PMCCPMCCPMCC

Search tips
Search criteria 

Advanced

 
Logo of jchiroedLink to Publisher's site
 
J Chiropr Educ. 2010 Spring; 24(1): 30–34.
PMCID: PMC2870987

Correlation of Preadmission Organic Chemistry Courses and Academic Performance in Biochemistry at a Midwest Chiropractic Doctoral Program*

Marc P. McRae, MSc, DC

Abstract

Purpose:

Organic chemistry has been shown to correlate with academic success in the preclinical years of medicine, dentistry, and graduate physiology. The purpose of this study is to examine the relationship between undergraduate organic chemistry grades and first-semester biochemistry grades at a Midwest chiropractic doctoral program.

Methods:

Students enrolled in a first-semester biochemistry course who had completed the prerequisite courses in organic chemistry offered at this same institution were entered into the study. The total grade for each of the three courses was calculated using the midterm and final exam raw scores with a weighting of 50% each. Analysis consisted of obtaining correlation coefficients between the total grades of organic 1 with biochemistry and organic 2 with biochemistry. Using the biochemistry total grade, the students were divided into quartiles and course grades for both organic chemistry 1 and 2 were calculated.

Results:

For the 109 students in the study, the correlation coefficient between the biochemistry and organic chemistry 1 and biochemistry and organic chemistry 2 courses was r = 0.744 and r = 0.725, respectively. The difference in organic chemistry grades between those in the first and fourth quartiles was 63.2% and 86.9% for organic chemistry 1 (p < .001) and 60.9% and 79.4% for organic chemistry 2 (p < .001).

Conclusion:

This study shows that organic chemistry can be used as an indicator of future academic success in a chiropractic biochemistry course. Knowledge of such a relationship could prove useful to identify students who may potentially run into academic difficulty with first-year biochemistry

Key Indexing Terms: Achievement, Biochemistry, Chemistry, Organic, Chiropractic

Introduction

Standardized tests such as the Medical College Admission Test, Dental Admission Test, Pharmacy College Admission Test, and Optometry Admission Test are utilized respectively to rank students for admittance into schools of medicine, dentistry, pharmacy, and optometry. Chiropractic schools do not typically use preadmission entrance exams, although a Chiropractic College Admission Test does exist, but it has been infrequently utilized by only a few chiropractic institutions. Therefore, academic performance is assessed using overall undergraduate grade point average (GPA) and grades in science prerequisite courses, such as organic chemistry. In the 1950s organic chemistry grades took on “mythical properties,” especially with the emergence and growing importance of biochemistry in the medical sciences.1 Organic chemistry has been shown to correlate with academic success in the preclinical years of medicine, dentistry, and even graduate physiology.2–4 Undergraduate organic chemistry grades have even been positively correlated with the completion of a nursing program.5

With respect to chiropractic education, there has been only one study that observed a positive correlation between prerequisite chemistry GPA and year 1 chiropractic GPA (r = 0.466),6 and there has been only one study that observed a positive correlation between entry-level GPA and chiropractic first-year biochemistry GPA (r = 0.548).7 Therefore, to date, there have been no published studies investigating organic chemistry's role for specifically predicting academic success in a chiropractic program's biochemistry course. The purpose of this study is to examine the relationship between undergraduate organic chemistry grades and first-semester biochemistry grades at a Midwest chiropractic doctoral program. Examination of such a relationship could prove useful to identify students who may potentially run into academic difficulty with first-year biochemistry.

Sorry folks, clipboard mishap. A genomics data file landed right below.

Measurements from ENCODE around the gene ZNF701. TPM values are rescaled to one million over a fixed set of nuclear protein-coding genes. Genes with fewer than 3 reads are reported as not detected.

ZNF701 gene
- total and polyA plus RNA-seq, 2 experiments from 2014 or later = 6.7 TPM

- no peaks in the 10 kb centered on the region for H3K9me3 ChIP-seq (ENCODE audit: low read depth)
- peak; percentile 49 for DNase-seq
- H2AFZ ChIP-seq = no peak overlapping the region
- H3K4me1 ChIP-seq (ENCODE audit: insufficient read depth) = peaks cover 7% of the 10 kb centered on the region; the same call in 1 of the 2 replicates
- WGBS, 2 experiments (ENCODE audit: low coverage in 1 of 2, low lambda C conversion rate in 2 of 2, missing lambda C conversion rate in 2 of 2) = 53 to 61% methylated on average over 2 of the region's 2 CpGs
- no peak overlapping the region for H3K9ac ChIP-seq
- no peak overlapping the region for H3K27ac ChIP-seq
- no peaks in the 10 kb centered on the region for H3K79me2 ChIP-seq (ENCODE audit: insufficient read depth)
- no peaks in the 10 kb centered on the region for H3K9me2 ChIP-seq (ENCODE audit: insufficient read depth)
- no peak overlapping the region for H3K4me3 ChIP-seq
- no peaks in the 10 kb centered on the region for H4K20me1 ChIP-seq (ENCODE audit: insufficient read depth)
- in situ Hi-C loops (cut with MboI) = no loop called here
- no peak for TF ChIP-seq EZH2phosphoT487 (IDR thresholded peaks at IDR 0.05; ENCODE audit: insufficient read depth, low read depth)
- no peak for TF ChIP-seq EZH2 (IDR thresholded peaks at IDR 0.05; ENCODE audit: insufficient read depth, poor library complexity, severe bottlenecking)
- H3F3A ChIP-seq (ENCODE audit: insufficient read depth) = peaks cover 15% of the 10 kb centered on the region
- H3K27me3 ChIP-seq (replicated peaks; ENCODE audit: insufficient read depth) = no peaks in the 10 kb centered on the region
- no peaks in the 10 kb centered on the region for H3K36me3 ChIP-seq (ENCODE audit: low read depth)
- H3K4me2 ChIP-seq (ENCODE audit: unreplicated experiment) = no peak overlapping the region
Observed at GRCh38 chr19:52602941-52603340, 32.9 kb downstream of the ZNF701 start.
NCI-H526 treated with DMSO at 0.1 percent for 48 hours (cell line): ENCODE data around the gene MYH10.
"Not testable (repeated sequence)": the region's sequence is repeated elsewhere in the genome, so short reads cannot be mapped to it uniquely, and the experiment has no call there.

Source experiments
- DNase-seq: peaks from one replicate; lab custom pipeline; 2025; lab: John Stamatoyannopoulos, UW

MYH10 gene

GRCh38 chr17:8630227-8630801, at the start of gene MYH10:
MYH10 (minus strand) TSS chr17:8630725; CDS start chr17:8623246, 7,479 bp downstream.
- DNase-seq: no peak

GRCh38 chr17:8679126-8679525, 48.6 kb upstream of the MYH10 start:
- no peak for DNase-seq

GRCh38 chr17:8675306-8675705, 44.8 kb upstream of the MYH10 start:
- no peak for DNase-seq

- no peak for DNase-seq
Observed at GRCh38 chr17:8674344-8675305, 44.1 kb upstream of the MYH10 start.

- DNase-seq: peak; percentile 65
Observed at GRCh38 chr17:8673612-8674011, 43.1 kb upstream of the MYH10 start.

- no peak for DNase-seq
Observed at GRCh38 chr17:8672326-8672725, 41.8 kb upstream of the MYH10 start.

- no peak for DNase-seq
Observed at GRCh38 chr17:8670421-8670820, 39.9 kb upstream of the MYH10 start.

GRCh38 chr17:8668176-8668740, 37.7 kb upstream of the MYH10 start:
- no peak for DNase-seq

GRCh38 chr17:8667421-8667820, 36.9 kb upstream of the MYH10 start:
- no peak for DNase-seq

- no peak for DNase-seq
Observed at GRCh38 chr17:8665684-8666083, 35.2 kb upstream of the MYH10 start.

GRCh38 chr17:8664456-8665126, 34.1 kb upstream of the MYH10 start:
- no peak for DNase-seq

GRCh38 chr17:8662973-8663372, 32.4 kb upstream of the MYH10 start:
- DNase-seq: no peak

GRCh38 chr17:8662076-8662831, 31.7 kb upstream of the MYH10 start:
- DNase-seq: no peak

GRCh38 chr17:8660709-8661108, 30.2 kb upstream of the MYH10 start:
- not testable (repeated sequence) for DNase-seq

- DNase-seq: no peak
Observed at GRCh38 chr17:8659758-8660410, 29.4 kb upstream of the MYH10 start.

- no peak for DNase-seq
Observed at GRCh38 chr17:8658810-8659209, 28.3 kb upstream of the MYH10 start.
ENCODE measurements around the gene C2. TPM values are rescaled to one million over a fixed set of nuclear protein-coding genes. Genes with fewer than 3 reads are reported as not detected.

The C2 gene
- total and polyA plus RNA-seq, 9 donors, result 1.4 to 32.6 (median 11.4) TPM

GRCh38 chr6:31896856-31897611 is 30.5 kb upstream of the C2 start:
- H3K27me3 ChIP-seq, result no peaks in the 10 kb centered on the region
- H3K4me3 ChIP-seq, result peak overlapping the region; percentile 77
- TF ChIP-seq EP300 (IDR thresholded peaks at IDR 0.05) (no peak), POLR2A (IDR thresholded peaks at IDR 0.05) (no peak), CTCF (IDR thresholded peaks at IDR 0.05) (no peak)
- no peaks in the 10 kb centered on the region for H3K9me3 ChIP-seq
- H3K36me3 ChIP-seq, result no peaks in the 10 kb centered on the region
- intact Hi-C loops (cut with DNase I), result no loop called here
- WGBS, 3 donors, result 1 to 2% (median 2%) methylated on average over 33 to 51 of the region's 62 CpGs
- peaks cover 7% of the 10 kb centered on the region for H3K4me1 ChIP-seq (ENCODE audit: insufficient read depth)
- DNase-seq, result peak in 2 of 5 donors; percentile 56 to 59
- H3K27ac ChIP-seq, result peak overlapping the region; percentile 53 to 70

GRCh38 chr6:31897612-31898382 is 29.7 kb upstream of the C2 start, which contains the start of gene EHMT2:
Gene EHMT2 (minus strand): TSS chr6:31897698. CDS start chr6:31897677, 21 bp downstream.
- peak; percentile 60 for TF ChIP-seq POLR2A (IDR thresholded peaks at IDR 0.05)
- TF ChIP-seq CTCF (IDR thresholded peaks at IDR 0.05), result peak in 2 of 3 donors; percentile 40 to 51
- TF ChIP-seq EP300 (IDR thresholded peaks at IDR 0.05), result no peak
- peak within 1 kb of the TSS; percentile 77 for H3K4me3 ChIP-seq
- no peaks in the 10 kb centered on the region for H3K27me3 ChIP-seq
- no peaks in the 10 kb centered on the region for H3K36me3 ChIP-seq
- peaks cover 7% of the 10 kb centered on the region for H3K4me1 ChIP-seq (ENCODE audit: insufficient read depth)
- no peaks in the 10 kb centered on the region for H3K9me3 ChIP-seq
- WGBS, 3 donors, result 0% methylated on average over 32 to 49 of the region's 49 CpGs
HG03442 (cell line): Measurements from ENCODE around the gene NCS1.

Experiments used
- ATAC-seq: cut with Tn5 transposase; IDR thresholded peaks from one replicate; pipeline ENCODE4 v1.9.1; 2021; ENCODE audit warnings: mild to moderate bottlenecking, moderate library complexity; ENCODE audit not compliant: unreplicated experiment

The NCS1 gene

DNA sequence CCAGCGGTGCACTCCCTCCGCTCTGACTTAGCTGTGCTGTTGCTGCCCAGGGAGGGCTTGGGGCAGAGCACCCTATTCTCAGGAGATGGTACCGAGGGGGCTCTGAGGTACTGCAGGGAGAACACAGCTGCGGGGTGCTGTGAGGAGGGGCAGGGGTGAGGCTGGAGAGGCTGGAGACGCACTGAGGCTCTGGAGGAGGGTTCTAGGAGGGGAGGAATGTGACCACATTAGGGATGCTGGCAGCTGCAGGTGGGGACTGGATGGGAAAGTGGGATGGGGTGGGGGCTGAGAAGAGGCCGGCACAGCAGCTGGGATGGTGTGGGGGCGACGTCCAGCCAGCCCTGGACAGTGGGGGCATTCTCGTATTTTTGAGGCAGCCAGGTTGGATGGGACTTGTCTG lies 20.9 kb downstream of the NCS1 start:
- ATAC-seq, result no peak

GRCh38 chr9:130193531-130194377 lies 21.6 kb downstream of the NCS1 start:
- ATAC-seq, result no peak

Methods

This study utilized students enrolled in a first-semester biochemistry course at a Midwest chiropractic doctoral program between the dates of September 2004 and December 2007. The study was approved by the university's institutional review board. Students who had completed the preprofessional prerequisite courses in organic chemistry offered at this same institution were distinguished from those who had not. These two separate cohorts were then subsequently labeled the prerequisite and non-prerequisite groups, respectively. For the prerequisite group, the midterm and final exam raw scores for students enrolled in one or both organic chemistry prerequisite courses were abstracted and entered into an Excel spreadsheet. Upon the completion of the first semester in the chiropractic program, their midterm and final exam raw scores in the biochemistry course where added to the database. All other non-prerequisite student's biochemistry course grades were entered into a separate database for latter comparisons. Only first-attempt exam scores in organic chemistry and biochemistry were entered into the database, and therefore no student who had repeated either course had been entered twice.

The same instructor was utilized for both prerequisite organic chemistry courses (organic 1 and organic 2) and the biochemistry course. The curriculum and content covered in all three courses was held constant for the 10-semester duration of the study, and only minor changes to the exam questions were applied from one exam to the next. The midterm and final exams in the organic chemistry courses were comprised of written short-answer questions, whereas the biochemistry exams were comprised exclusively of multiple-choice questions.

The total grade for each of the three courses was calculated using the midterm and final exam raw scores with a weighting of 50% each. Data analysis consisted of obtaining Pearson's correlation coefficients between the total grades of organic 1 with organic 2, organic 1 with biochemistry, and organic 2 with biochemistry. Correlations ranging from 0.00 to 0.25 indicate little or no relationship, values from 0.25 to 0.50 indicate a fair degree of relationship, values of 0.50 to 0.75 indicate a moderate to good degree of relationship, and values above 0.75 are considered to be a good to excellent degree of relationship.7